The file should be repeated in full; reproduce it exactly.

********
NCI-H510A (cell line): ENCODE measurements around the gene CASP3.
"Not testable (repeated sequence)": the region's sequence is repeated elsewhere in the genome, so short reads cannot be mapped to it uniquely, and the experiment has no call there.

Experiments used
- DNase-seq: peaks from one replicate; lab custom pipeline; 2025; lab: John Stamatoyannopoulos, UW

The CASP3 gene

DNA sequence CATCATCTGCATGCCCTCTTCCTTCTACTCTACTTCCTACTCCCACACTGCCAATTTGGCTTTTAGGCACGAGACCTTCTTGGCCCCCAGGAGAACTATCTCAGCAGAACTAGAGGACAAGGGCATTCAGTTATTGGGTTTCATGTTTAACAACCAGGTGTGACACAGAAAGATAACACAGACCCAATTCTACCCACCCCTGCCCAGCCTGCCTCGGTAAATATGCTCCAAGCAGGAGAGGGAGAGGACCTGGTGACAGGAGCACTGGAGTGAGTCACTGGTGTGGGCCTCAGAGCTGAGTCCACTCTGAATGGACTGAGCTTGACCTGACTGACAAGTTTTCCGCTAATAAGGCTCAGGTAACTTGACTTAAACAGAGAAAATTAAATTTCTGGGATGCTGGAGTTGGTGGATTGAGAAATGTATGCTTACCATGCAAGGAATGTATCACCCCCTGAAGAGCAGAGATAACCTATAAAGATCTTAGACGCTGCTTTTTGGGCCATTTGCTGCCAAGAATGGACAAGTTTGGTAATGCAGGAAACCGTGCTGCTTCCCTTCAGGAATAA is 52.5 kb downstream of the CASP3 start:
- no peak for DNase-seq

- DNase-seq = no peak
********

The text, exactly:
NCI-H510A (cell line): ENCODE measurements around the gene CASP3.
"Not testable (repeated sequence)": the region's sequence is repeated elsewhere in the genome, so short reads cannot be mapped to it uniquely, and the experiment has no call there.

Experiments used
- DNase-seq: peaks from one replicate; lab custom pipeline; 2025; lab: John Stamatoyannopoulos, UW

The CASP3 gene

DNA sequence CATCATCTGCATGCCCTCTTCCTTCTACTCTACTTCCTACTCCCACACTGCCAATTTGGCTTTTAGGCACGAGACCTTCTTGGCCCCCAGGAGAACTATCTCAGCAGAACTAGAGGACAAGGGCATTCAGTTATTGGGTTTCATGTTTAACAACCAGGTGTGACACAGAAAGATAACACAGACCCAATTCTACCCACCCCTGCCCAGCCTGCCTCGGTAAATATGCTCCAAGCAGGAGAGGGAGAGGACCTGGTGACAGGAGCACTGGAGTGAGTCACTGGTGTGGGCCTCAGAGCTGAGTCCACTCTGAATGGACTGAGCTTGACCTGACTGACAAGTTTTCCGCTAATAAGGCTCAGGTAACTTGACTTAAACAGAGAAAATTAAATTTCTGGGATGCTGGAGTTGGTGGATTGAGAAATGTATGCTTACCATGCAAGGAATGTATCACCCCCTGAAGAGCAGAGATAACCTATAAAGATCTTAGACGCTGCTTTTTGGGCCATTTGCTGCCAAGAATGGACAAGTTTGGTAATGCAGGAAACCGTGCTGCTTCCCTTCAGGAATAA is 52.5 kb downstream of the CASP3 start:
- no peak for DNase-seq

- DNase-seq = no peak